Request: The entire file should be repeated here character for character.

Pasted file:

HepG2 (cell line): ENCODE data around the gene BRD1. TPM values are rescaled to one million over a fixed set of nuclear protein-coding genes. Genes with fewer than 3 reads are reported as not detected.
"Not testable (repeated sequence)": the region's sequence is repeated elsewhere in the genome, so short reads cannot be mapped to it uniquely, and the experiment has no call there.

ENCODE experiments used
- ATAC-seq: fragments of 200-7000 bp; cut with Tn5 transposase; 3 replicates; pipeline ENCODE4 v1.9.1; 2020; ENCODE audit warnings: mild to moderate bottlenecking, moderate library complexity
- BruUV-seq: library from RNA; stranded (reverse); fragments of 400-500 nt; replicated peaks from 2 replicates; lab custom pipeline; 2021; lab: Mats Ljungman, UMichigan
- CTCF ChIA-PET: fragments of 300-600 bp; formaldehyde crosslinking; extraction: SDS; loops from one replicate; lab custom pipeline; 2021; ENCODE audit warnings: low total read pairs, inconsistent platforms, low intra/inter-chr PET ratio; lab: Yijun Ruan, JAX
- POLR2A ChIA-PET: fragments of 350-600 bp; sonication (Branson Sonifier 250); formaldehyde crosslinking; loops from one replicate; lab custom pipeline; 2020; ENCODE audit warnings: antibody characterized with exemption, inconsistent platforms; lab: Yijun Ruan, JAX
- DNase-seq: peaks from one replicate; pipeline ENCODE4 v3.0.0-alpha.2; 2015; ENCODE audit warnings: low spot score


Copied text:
HepG2 (cell line): ENCODE data around the gene BRD1. TPM values are rescaled to one million over a fixed set of nuclear protein-coding genes. Genes with fewer than 3 reads are reported as not detected.
"Not testable (repeated sequence)": the region's sequence is repeated elsewhere in the genome, so short reads cannot be mapped to it uniquely, and the experiment has no call there.

ENCODE experiments used
- ATAC-seq: fragments of 200-7000 bp; cut with Tn5 transposase; 3 replicates; pipeline ENCODE4 v1.9.1; 2020; ENCODE audit warnings: mild to moderate bottlenecking, moderate library complexity
- BruUV-seq: library from RNA; stranded (reverse); fragments of 400-500 nt; replicated peaks from 2 replicates; lab custom pipeline; 2021; lab: Mats Ljungman, UMichigan
- CTCF ChIA-PET: fragments of 300-600 bp; formaldehyde crosslinking; extraction: SDS; loops from one replicate; lab custom pipeline; 2021; ENCODE audit warnings: low total read pairs, inconsistent platforms, low intra/inter-chr PET ratio; lab: Yijun Ruan, JAX
- POLR2A ChIA-PET: fragments of 350-600 bp; sonication (Branson Sonifier 250); formaldehyde crosslinking; loops from one replicate; lab custom pipeline; 2020; ENCODE audit warnings: antibody characterized with exemption, inconsistent platforms; lab: Yijun Ruan, JAX
- DNase-seq: peaks from one replicate; pipeline ENCODE4 v3.0.0-alpha.2; 2015; ENCODE audit warnings: low spot score